1. Attitude to external technology – as is probably true in many OUI cases, the breathalyzer results were pivotal (in my trail the jurors all looked at a piece of paper that said the defendant was over the legal limit). I personally found the attitude of my fellow jurors surprising. There was a complete willingness to speculate about humans involved being wrong (either accidentally or on purpose by lying). But there was a number on a piece of paper (over the legal limit) and it was in black and white, and that was it. Humans were dubious, but the machine was infallible. Questions of calibration were not really something people were interested in. Nor was the possibility that a particular medical condition could affect the results. And wow was the expert testimony on the breathalyzer weird to me. Like I presumein  all OUI cases, there was an expert witness who described how the breathalyzer worked and how they’re calibrated and why they’re reliable. I get that there was not time nor probably interest among the jurors about the technical details (it turns out it works by shining a specific frequency of infrared light which is absorbed by alcohol through and looking at the amount of absorption). But to my eyes the expert witness obfuscated and hand waved and didn’t really address any of the important questions (e.g. specificity of the absorption to alcohol vs ketones and other non-illegal chemicals). And there are very quantitative assessments of the accuracy of these breathalyzers in the literature that I found out on my own later that could be put in simple numbers (error bars around estimation of blood alcohol concentration, % correct answers in patients with the medical condition). Short answer quite accurate and fairly robust but not perfect to the disease in question. But the expert obfuscated, belaboring incredibly unimportant points and ignoring important ones, and the jury treated the machine as infallible and completely avoided what most scientists would consider a fairly straight forward approach to assess accuracy and reproducability. This would make me think of this as a difference. But then I’ve observed scientists go gaga over a simulation model, or look at a map full of massive interpolations, or skip over and yet simultaneously completely yield to the correctness of a page of equations, or take data from another discipline like climatology and assign them all very high accuracy and infallibility as well. So I’m not so sure. But it certainly was an eye-opener to me in outreach in how differently scientists and the public think about the question of accuracy.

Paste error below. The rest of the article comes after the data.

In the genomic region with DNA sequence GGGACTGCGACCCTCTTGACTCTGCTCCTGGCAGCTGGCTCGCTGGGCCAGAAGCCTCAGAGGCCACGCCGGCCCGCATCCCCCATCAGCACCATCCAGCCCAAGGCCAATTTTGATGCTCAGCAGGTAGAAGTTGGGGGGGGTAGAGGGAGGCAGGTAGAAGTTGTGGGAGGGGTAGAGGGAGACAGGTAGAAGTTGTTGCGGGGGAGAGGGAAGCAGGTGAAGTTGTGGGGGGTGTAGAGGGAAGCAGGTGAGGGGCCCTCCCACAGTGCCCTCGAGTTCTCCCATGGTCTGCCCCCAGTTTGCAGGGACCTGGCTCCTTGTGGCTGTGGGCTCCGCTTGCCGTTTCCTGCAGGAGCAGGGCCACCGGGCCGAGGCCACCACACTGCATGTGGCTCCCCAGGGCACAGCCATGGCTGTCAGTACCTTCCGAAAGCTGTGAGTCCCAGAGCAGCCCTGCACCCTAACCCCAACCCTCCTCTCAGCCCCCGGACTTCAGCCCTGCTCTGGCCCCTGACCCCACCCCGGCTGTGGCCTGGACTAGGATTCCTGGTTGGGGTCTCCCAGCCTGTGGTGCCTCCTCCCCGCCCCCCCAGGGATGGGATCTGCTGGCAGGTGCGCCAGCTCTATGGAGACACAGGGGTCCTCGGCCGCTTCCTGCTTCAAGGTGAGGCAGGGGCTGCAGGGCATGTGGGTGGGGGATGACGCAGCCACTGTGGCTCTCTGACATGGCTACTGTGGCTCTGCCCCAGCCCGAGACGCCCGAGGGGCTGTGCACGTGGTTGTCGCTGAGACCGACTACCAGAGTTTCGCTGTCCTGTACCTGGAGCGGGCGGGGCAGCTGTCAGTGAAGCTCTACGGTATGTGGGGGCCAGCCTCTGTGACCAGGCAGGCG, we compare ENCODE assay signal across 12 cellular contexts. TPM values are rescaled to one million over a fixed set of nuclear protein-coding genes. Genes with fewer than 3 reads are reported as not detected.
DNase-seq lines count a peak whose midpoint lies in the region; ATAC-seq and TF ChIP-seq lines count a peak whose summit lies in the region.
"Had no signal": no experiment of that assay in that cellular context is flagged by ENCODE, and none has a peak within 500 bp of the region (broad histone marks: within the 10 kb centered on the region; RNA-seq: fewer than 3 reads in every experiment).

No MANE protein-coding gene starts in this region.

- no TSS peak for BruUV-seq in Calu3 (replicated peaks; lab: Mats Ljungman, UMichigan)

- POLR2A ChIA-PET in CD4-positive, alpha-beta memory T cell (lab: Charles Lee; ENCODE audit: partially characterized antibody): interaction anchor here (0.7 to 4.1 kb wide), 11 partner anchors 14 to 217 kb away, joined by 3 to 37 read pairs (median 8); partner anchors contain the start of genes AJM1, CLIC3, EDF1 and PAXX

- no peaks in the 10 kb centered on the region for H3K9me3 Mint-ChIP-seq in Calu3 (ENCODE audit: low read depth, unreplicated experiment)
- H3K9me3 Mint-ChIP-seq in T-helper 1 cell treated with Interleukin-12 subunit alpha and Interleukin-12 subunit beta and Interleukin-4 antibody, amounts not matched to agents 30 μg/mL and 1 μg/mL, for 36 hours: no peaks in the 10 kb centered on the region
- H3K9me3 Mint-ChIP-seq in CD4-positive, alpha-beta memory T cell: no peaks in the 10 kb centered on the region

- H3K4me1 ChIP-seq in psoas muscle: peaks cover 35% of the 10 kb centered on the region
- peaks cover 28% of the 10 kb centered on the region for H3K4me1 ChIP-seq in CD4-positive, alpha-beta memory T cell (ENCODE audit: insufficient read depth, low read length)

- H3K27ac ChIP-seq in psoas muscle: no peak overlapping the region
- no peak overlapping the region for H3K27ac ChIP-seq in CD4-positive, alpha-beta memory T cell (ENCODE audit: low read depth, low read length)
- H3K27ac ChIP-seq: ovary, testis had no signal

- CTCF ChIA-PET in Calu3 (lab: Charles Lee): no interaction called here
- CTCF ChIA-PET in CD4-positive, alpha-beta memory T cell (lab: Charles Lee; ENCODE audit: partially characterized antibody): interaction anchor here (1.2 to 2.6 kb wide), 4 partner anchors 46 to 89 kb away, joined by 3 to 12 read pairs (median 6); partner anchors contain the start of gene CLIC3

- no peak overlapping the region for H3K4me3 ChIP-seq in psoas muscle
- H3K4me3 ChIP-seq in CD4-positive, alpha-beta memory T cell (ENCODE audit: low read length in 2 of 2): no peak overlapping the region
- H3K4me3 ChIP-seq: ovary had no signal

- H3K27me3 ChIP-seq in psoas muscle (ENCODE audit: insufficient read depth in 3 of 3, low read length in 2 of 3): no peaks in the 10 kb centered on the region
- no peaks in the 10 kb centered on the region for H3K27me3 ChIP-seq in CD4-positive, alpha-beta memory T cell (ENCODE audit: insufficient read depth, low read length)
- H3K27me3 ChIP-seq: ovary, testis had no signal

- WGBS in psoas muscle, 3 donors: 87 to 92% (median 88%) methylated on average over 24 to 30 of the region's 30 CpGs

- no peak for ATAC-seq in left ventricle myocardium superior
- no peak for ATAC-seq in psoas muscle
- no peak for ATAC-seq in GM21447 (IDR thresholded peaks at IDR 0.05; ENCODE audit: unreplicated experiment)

My net conclusion is that science and law have more similarities to each other than does science with most other fields or modes of human knowledge, but the differences are still pretty substantial. I think the essence of finding what makes science such a powerful way of knowing (and ultimately informing policy) probably lies in both the similarities and the differences.

What do you think? Are the other similarities or differences between science and jury trials that I didn’t identify? How about with the legal system in your country? Is the legal system a close analog to science? If so what does it highlight (in its similarities or differences) about why science is a powerful way of knowing?

5 thoughts on “How science is and isn’t like the legal system

  1. Interesting thoughts.

    Re: the adversarial system, anecdotally it seems like the scientific debates most analogous to the adversarial legal system are the scientific debates *least* likely to lead to scientific progress. Polarized debates between opposing camps, each unable to agree on what would constitute a decisive test of their opposing views, is a recipe for stagnation in science. Think of the pointlessness of the Ehrlich-Simon wager ( I’d be interested in whether there’s comparative historical work, or mathematical modeling work, on whether/how fast different systems converge on the truth.

    It seems like there’s maybe a loose analogy here to evolution. How fast is convergence to an adaptive optimum when you just have evolution by natural selection choosing among different fixed phenotypes, vs. when you also have adaptive plasticity? The former case seems loosely analogous to the adversarial system, the latter loosely analogous to a system in which individuals are free to change their minds and often do so.

    Also, your post reminded me of this old post, which I remain quite proud of even though basically nobody read it or commented, exploring the analogy between different peer review systems and different forms of procedural justice:

  2. That’s a really interesting comparative exercise, Brian, I enjoyed reading it. I can think of one other parallel: “innocent until proven guilty” could be viewed as “hypothesis supported until evidence found to falsify it”. Are there modern legal systems where innocence, rather than guilt, must be proven? Or did we leave that behind in the era of witch trials…..?

    • I believe the English law of defamation still basically requires the defendant to prove the truth of their statements or that one of the other defences applies.